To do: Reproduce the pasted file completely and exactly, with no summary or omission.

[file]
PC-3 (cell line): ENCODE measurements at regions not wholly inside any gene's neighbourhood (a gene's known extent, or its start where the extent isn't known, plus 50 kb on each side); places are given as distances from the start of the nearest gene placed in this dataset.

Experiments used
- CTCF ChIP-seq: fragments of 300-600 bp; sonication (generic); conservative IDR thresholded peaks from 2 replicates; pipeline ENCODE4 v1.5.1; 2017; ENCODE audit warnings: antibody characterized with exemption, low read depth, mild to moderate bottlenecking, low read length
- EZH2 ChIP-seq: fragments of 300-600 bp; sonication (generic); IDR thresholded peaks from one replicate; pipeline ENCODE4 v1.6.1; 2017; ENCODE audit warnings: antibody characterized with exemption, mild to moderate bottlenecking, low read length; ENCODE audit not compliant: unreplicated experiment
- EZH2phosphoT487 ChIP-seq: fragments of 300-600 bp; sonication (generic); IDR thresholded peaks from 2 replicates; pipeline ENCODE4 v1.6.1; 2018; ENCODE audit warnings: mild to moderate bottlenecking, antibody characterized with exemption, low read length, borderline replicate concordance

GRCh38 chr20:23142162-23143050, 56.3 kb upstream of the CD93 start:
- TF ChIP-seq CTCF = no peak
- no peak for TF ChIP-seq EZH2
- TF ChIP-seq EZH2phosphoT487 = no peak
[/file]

PC-3 (cell line): ENCODE measurements at regions not wholly inside any gene's neighbourhood (a gene's known extent, or its start where the extent isn't known, plus 50 kb on each side); places are given as distances from the start of the nearest gene placed in this dataset.

Experiments used
- CTCF ChIP-seq: fragments of 300-600 bp; sonication (generic); conservative IDR thresholded peaks from 2 replicates; pipeline ENCODE4 v1.5.1; 2017; ENCODE audit warnings: antibody characterized with exemption, low read depth, mild to moderate bottlenecking, low read length
- EZH2 ChIP-seq: fragments of 300-600 bp; sonication (generic); IDR thresholded peaks from one replicate; pipeline ENCODE4 v1.6.1; 2017; ENCODE audit warnings: antibody characterized with exemption, mild to moderate bottlenecking, low read length; ENCODE audit not compliant: unreplicated experiment
- EZH2phosphoT487 ChIP-seq: fragments of 300-600 bp; sonication (generic); IDR thresholded peaks from 2 replicates; pipeline ENCODE4 v1.6.1; 2018; ENCODE audit warnings: mild to moderate bottlenecking, antibody characterized with exemption, low read length, borderline replicate concordance

GRCh38 chr20:23142162-23143050, 56.3 kb upstream of the CD93 start:
- TF ChIP-seq CTCF = no peak
- no peak for TF ChIP-seq EZH2
- TF ChIP-seq EZH2phosphoT487 = no peak